The Senate passed a $5.98 billion supplemental Lend-Lease Bill on October 23, 1941, bringing the United States one step closer to direct involvement in World War II. The Lend-Lease Act, approved by Congress in March 1941, had given President Roosevelt virtually unlimited authority to direct material aid such as ammunition, tanks, airplanes, trucks, and food to the war effort in Europe without violating the nation’s official position of neutrality. The supplemental bill brought the amount of available aid to nearly $13 billion. This aid was intended to assist in the defense of nations whose security was deemed vital to the security of the United States. President Roosevelt, who favored U.S. intervention in WWII, advocated creating the program as a way to provide indirect support for the Allies without engaging the U.S. in a war for which there was not yet overwhelming public support.
“And so our country is going to be what our people have proclaimed it must be-the arsenal of democracy.”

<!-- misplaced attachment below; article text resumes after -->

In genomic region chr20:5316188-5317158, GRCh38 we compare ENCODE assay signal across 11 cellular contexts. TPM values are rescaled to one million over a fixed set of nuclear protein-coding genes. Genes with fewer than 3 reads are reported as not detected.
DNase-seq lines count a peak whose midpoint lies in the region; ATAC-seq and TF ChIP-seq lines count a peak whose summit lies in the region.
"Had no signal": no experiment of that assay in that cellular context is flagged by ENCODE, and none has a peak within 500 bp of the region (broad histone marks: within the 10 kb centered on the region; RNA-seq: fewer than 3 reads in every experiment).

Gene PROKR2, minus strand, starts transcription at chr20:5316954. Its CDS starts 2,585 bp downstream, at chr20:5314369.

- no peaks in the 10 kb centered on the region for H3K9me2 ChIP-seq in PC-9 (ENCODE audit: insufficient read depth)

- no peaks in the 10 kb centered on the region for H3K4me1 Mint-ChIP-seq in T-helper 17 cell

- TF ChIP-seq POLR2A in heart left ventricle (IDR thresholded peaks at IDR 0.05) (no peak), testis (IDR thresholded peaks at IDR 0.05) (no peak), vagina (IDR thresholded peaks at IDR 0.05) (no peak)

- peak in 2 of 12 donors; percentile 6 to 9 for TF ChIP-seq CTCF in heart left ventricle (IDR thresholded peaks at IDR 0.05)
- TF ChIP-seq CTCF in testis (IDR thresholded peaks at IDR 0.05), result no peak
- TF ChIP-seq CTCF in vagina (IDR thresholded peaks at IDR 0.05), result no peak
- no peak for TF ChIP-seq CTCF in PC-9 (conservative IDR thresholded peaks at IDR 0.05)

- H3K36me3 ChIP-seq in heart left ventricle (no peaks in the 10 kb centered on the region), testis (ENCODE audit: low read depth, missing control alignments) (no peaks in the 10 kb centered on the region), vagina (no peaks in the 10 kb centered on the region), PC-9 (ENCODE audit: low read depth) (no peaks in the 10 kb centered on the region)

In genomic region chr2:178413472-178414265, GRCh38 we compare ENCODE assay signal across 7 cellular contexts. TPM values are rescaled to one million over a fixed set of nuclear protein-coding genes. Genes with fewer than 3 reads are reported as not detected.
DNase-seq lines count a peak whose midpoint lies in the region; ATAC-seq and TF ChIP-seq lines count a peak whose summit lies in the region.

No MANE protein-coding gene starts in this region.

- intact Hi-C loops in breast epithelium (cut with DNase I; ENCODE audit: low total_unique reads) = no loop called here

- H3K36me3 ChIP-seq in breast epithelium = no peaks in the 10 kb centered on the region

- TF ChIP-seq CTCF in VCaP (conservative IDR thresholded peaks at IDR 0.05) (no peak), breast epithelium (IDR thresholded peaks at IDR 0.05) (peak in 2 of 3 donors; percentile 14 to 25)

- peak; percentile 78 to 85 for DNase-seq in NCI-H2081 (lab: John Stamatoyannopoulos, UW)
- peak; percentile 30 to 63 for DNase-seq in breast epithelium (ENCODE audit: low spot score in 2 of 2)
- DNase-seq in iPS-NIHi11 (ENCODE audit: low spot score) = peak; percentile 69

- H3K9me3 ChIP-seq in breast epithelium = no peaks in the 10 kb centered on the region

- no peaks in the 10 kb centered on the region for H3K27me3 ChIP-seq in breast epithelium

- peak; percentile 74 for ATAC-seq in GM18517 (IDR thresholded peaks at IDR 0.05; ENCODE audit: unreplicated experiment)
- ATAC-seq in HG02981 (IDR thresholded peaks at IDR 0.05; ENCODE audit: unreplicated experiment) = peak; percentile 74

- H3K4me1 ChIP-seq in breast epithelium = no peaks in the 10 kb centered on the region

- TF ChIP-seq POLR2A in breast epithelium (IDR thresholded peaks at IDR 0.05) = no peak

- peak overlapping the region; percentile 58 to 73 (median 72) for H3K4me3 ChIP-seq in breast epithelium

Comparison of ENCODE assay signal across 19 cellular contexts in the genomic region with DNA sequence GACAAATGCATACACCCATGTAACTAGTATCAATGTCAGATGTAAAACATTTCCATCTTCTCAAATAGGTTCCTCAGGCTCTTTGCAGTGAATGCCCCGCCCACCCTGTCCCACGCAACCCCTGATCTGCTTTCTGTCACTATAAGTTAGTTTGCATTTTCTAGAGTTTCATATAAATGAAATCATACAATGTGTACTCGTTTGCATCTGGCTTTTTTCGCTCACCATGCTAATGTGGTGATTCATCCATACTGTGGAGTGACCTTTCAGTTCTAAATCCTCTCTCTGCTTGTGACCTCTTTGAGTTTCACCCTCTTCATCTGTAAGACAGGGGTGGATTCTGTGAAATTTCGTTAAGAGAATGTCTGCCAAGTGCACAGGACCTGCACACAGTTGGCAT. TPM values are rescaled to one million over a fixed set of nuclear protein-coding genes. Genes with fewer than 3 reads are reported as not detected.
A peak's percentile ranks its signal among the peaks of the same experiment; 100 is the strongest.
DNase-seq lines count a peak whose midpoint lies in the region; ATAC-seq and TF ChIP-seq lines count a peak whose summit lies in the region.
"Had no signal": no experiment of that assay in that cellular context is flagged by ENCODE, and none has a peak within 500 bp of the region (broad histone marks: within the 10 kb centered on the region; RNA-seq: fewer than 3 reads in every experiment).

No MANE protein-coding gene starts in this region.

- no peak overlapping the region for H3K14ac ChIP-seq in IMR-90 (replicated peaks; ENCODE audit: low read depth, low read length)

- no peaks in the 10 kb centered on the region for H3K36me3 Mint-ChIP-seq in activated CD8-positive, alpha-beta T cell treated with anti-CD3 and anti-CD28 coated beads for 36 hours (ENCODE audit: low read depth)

President Franklin D. Roosevelt, Speech on Lend-Lease Act, March 15, 1941
The United States formally entered the war itself in December 1941, following the Japanese attack on Pearl Harbor.
Initially created to help Great Britain, within months, the Lend-Lease program was expanded to include China and the Soviet Union. By the end of the war, the United States had extended over $49 billion in Lend-Lease aid to nearly forty nations.
- Search on the phrase lend-lease in the collection Farm Security Administration/Office of War Information Black-and-White Negatives.
- View World War II: A Resource Guide which gathers in one place links to World War II-related resources throughout the Library of Congress website.
- Search on lend lease in the Library’s pictorial collections to view additional images including political cartoons.